Galectin-3 is a β-galactoside-binding protein implicated in diverse biological processes. We found that galectin-3 induced human monocyte migration in vitro in a dose-dependent manner, and it was chemotactic at high concentrations (1.0 μM) but chemokinetic at low concentrations (10-100 nM). Galectin-3-induced monocyte migration was inhibited by its specific mAb and was blocked by lactose and a C-terminal domain fragment of the protein, indicating that both the N-terminal and C-terminal domains of galectin-3 are involved in this activity. Pertussis toxin (PTX) almost completely blocked monocyte migration induced by high concentrations of galectin-3. Galectin-3 caused a Ca2+ influx in monocytes at high, but not low, concentrations, and both lactose and PTX inhibited this response. There was no cross- desensitization between galectin-3 and any of the monocyte-reactive chemokines examined, including monocyte chemotactic protein-1, macrophage inflammatory protein-1α, and stromal cell-derived factor-1α. Cultured human macrophages and alveolar macrophages also migrated toward galectin-3, but not monocyte chemotactic protein-1. Finally, galectin-3 was found to cause monocyte accumulation in vivo in mouse air pouches. These results indicate that galectin-3 is a novel chemoattractant for monocytes and macrophages and suggest that the effect is mediated at least in part through a PTX-sensitive (G protein-coupled) pathway.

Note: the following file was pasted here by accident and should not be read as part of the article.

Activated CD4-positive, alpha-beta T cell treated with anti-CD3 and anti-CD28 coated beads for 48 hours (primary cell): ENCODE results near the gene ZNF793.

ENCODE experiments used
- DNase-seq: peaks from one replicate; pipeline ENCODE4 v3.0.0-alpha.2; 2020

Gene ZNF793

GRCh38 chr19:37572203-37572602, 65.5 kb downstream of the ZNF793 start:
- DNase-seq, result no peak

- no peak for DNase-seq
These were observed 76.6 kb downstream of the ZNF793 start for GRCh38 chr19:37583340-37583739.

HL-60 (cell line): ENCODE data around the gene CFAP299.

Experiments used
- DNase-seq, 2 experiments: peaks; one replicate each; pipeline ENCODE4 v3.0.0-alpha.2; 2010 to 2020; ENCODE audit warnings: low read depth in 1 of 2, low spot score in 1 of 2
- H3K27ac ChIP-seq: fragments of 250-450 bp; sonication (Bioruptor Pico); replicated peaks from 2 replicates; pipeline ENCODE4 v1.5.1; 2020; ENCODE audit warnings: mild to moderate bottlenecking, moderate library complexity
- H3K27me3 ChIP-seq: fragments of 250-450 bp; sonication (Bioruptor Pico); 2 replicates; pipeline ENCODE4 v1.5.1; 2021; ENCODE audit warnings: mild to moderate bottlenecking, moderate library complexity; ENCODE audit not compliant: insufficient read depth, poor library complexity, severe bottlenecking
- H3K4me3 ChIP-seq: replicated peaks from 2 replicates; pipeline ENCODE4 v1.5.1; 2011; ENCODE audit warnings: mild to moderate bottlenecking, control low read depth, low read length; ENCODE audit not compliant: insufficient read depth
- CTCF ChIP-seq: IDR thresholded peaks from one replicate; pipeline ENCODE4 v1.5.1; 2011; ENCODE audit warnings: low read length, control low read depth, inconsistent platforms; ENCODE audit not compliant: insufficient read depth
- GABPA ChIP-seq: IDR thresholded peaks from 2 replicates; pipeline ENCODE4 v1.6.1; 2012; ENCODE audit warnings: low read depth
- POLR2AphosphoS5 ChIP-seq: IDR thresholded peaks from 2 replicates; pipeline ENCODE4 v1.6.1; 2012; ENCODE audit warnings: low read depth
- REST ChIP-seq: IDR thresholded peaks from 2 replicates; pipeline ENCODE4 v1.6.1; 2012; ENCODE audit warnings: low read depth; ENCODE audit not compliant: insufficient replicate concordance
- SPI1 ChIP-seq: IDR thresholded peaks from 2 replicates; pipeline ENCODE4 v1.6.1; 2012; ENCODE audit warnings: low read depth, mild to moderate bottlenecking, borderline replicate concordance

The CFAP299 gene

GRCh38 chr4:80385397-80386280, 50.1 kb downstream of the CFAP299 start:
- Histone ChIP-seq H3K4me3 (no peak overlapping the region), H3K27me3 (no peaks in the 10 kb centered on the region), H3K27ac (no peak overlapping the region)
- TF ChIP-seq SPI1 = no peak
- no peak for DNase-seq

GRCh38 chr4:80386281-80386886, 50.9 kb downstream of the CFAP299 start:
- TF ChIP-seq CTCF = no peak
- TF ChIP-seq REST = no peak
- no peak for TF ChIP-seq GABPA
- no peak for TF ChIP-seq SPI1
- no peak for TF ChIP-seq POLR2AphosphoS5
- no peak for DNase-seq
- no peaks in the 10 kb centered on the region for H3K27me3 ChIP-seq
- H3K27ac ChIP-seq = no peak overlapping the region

|Original language||English (US)|
|Number of pages||9|
|Journal||Journal of Immunology|
|State||Published - Aug 15 2000|
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